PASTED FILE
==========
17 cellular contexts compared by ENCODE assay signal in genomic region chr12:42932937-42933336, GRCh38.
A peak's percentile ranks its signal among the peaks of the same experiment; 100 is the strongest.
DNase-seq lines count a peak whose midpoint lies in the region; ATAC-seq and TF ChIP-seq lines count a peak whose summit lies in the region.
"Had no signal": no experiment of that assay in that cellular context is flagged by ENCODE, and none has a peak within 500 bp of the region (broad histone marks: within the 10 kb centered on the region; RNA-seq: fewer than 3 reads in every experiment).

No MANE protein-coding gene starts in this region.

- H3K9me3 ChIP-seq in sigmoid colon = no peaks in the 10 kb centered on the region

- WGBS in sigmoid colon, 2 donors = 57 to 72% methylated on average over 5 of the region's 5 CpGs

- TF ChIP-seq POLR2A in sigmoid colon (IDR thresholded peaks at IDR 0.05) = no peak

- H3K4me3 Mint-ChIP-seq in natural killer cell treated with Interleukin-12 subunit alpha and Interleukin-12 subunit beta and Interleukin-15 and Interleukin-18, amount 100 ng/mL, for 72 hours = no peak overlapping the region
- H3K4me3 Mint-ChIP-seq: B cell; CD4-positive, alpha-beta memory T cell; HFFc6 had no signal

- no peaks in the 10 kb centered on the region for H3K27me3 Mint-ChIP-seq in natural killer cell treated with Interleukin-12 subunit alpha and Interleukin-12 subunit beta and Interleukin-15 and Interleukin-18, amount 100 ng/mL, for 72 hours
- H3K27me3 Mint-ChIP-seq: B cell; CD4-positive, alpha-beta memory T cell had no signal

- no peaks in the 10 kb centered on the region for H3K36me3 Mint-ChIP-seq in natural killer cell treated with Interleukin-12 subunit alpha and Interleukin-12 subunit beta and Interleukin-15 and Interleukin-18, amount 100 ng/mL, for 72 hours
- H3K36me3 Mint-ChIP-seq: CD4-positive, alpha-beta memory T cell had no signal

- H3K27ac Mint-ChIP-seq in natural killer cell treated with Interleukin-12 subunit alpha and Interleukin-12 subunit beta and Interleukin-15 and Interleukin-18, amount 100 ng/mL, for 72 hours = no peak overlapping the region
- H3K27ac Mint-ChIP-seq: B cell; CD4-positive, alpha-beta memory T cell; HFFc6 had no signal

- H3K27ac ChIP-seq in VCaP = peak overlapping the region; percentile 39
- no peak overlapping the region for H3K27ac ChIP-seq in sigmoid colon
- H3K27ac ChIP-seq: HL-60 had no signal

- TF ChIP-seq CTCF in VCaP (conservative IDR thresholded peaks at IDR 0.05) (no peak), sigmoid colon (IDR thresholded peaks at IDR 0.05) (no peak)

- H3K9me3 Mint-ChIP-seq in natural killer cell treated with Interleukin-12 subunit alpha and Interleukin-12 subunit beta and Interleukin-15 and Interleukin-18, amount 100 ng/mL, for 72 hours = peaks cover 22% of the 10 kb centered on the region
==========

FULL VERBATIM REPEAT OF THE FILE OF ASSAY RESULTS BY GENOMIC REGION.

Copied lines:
17 cellular contexts compared by ENCODE assay signal in genomic region chr12:42932937-42933336, GRCh38.
A peak's percentile ranks its signal among the peaks of the same experiment; 100 is the strongest.
DNase-seq lines count a peak whose midpoint lies in the region; ATAC-seq and TF ChIP-seq lines count a peak whose summit lies in the region.
"Had no signal": no experiment of that assay in that cellular context is flagged by ENCODE, and none has a peak within 500 bp of the region (broad histone marks: within the 10 kb centered on the region; RNA-seq: fewer than 3 reads in every experiment).

No MANE protein-coding gene starts in this region.

- H3K9me3 ChIP-seq in sigmoid colon = no peaks in the 10 kb centered on the region

- WGBS in sigmoid colon, 2 donors = 57 to 72% methylated on average over 5 of the region's 5 CpGs

- TF ChIP-seq POLR2A in sigmoid colon (IDR thresholded peaks at IDR 0.05) = no peak

- H3K4me3 Mint-ChIP-seq in natural killer cell treated with Interleukin-12 subunit alpha and Interleukin-12 subunit beta and Interleukin-15 and Interleukin-18, amount 100 ng/mL, for 72 hours = no peak overlapping the region
- H3K4me3 Mint-ChIP-seq: B cell; CD4-positive, alpha-beta memory T cell; HFFc6 had no signal

- no peaks in the 10 kb centered on the region for H3K27me3 Mint-ChIP-seq in natural killer cell treated with Interleukin-12 subunit alpha and Interleukin-12 subunit beta and Interleukin-15 and Interleukin-18, amount 100 ng/mL, for 72 hours
- H3K27me3 Mint-ChIP-seq: B cell; CD4-positive, alpha-beta memory T cell had no signal

- no peaks in the 10 kb centered on the region for H3K36me3 Mint-ChIP-seq in natural killer cell treated with Interleukin-12 subunit alpha and Interleukin-12 subunit beta and Interleukin-15 and Interleukin-18, amount 100 ng/mL, for 72 hours
- H3K36me3 Mint-ChIP-seq: CD4-positive, alpha-beta memory T cell had no signal

- H3K27ac Mint-ChIP-seq in natural killer cell treated with Interleukin-12 subunit alpha and Interleukin-12 subunit beta and Interleukin-15 and Interleukin-18, amount 100 ng/mL, for 72 hours = no peak overlapping the region
- H3K27ac Mint-ChIP-seq: B cell; CD4-positive, alpha-beta memory T cell; HFFc6 had no signal

- H3K27ac ChIP-seq in VCaP = peak overlapping the region; percentile 39
- no peak overlapping the region for H3K27ac ChIP-seq in sigmoid colon
- H3K27ac ChIP-seq: HL-60 had no signal

- TF ChIP-seq CTCF in VCaP (conservative IDR thresholded peaks at IDR 0.05) (no peak), sigmoid colon (IDR thresholded peaks at IDR 0.05) (no peak)

- H3K9me3 Mint-ChIP-seq in natural killer cell treated with Interleukin-12 subunit alpha and Interleukin-12 subunit beta and Interleukin-15 and Interleukin-18, amount 100 ng/mL, for 72 hours = peaks cover 22% of the 10 kb centered on the region